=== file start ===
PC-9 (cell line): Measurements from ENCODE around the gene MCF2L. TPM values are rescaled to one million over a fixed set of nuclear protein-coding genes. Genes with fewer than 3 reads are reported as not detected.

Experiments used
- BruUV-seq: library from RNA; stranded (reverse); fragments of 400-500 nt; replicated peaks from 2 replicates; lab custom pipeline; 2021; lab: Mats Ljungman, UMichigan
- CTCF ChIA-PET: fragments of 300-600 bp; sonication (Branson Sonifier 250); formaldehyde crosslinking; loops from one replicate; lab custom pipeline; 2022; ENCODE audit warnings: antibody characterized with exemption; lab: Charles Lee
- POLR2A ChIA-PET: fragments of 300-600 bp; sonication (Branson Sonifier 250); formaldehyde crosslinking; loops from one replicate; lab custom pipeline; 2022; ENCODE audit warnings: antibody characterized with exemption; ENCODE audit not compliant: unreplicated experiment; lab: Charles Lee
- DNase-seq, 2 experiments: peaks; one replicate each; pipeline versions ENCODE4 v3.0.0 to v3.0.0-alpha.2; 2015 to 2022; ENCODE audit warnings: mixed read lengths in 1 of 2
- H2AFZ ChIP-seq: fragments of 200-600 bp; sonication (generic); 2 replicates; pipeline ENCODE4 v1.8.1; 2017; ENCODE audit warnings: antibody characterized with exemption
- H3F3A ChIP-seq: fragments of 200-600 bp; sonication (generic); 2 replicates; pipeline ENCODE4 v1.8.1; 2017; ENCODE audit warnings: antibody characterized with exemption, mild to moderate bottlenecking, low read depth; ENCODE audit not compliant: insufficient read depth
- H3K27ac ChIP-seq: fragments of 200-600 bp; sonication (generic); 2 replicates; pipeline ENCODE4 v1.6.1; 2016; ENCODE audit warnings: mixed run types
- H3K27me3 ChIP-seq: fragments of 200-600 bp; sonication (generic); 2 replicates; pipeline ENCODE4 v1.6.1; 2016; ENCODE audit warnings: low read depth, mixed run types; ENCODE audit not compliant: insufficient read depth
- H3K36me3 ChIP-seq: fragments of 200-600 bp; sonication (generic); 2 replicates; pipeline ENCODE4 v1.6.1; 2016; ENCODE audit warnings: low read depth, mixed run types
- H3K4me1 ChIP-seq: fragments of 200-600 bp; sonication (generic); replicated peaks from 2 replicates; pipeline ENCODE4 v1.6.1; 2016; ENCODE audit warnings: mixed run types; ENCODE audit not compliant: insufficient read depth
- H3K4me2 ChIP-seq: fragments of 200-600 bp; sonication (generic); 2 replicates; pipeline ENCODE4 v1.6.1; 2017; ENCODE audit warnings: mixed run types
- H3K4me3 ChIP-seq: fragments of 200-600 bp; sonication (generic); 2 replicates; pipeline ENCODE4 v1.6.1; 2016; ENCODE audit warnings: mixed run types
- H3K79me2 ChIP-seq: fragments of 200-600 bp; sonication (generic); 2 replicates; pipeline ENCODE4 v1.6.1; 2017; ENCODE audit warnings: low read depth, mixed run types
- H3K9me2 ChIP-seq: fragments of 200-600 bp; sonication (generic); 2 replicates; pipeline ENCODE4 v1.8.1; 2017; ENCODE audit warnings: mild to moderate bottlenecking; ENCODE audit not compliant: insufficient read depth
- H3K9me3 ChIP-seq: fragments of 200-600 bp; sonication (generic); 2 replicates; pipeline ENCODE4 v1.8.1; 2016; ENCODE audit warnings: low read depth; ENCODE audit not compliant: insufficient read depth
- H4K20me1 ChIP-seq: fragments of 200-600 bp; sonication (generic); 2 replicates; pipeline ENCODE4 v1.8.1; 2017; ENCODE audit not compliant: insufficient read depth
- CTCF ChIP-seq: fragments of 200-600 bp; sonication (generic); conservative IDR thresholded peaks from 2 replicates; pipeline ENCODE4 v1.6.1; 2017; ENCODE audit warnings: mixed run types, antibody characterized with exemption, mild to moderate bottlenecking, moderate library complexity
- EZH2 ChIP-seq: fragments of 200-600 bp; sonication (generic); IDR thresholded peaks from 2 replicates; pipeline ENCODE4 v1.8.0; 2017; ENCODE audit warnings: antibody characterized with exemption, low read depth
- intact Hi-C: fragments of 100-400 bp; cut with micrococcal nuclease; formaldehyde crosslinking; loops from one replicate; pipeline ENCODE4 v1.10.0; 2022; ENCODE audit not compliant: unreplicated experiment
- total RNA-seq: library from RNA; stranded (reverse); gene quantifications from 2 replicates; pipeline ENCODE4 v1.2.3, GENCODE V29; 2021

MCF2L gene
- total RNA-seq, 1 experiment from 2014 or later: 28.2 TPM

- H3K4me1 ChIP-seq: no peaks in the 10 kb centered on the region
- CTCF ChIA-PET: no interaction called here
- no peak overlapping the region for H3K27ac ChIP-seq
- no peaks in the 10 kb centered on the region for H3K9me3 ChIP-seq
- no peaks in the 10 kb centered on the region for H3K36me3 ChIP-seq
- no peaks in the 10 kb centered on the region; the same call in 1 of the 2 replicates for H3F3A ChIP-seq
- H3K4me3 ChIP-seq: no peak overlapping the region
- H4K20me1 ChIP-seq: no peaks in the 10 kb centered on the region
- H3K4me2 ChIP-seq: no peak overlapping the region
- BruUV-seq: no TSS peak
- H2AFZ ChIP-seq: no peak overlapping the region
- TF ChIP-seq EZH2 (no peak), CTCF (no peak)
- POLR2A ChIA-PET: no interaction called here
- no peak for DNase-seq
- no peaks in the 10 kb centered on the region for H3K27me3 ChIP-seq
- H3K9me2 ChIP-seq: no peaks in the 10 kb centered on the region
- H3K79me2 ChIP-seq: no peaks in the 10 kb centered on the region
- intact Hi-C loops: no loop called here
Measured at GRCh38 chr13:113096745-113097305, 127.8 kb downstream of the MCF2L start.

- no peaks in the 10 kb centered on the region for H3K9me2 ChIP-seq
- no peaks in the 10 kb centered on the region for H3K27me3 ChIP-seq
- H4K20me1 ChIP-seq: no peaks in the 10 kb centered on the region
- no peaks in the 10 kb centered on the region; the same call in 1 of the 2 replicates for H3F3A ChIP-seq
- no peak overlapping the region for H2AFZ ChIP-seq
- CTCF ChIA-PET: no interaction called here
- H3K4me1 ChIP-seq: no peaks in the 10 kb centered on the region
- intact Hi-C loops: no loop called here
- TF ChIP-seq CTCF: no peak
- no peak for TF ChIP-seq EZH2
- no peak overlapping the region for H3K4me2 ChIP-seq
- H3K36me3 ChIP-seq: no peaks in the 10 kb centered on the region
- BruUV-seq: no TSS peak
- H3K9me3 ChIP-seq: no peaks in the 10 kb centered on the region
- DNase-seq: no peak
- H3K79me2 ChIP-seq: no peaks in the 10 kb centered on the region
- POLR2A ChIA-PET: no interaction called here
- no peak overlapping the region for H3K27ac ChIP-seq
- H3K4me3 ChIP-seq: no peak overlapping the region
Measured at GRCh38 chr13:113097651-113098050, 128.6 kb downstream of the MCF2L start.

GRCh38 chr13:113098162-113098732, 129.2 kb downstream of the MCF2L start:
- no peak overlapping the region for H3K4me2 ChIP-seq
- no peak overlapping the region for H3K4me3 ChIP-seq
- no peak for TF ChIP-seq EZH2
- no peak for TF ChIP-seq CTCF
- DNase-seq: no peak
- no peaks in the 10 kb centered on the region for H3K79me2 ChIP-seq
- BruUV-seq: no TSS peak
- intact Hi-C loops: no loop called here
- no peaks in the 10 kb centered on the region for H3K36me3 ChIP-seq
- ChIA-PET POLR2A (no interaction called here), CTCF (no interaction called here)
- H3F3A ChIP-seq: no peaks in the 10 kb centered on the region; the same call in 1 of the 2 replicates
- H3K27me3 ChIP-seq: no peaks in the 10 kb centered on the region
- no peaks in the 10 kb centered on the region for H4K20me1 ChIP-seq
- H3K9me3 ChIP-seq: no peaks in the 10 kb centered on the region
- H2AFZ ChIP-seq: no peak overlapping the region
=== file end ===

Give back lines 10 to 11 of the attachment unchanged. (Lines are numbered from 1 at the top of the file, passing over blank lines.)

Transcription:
- H3K27me3 ChIP-seq: fragments of 200-600 bp; sonication (generic); 2 replicates; pipeline ENCODE4 v1.6.1; 2016; ENCODE audit warnings: low read depth, mixed run types; ENCODE audit not compliant: insufficient read depth
- H3K36me3 ChIP-seq: fragments of 200-600 bp; sonication (generic); 2 replicates; pipeline ENCODE4 v1.6.1; 2016; ENCODE audit warnings: low read depth, mixed run types